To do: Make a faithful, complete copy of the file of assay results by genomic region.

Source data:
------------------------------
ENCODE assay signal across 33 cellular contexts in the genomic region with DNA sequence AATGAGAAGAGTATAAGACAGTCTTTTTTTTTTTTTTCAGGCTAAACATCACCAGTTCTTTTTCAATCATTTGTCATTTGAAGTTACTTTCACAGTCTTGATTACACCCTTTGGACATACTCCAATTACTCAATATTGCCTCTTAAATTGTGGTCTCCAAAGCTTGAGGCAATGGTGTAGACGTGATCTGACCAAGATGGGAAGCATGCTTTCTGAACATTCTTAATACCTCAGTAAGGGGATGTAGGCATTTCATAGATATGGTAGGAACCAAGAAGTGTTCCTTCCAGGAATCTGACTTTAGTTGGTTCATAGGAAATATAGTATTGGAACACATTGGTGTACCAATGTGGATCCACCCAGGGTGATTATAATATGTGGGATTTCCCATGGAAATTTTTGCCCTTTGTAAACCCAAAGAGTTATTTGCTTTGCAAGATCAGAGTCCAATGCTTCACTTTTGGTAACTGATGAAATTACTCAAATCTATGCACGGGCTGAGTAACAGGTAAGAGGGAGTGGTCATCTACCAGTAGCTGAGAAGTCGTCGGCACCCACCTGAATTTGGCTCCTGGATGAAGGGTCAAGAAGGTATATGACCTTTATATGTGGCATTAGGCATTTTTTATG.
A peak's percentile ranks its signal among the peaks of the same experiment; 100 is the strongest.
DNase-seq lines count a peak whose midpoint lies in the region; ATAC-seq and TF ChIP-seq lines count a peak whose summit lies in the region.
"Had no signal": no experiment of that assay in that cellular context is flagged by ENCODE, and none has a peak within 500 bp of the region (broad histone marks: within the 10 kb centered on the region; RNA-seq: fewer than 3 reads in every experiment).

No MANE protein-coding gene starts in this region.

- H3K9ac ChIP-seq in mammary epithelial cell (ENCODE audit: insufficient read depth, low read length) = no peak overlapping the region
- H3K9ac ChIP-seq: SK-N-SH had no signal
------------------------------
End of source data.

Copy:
ENCODE assay signal across 33 cellular contexts in the genomic region with DNA sequence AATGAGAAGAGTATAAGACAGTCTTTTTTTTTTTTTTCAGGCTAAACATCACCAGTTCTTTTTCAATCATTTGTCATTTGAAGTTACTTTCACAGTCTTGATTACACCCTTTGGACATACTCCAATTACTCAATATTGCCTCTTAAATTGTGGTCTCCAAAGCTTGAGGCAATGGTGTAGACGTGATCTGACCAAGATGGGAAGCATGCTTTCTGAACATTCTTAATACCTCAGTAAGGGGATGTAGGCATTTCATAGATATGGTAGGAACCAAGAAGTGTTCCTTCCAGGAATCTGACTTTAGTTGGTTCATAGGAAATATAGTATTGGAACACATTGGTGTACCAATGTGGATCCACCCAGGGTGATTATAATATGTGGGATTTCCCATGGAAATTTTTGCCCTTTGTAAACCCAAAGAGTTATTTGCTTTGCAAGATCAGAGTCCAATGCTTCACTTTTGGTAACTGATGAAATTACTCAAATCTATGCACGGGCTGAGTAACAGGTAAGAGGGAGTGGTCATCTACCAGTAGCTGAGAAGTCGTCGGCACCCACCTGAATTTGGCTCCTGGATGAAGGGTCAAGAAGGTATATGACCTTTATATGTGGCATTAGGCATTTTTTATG.
A peak's percentile ranks its signal among the peaks of the same experiment; 100 is the strongest.
DNase-seq lines count a peak whose midpoint lies in the region; ATAC-seq and TF ChIP-seq lines count a peak whose summit lies in the region.
"Had no signal": no experiment of that assay in that cellular context is flagged by ENCODE, and none has a peak within 500 bp of the region (broad histone marks: within the 10 kb centered on the region; RNA-seq: fewer than 3 reads in every experiment).

No MANE protein-coding gene starts in this region.

- H3K9ac ChIP-seq in mammary epithelial cell (ENCODE audit: insufficient read depth, low read length) = no peak overlapping the region
- H3K9ac ChIP-seq: SK-N-SH had no signal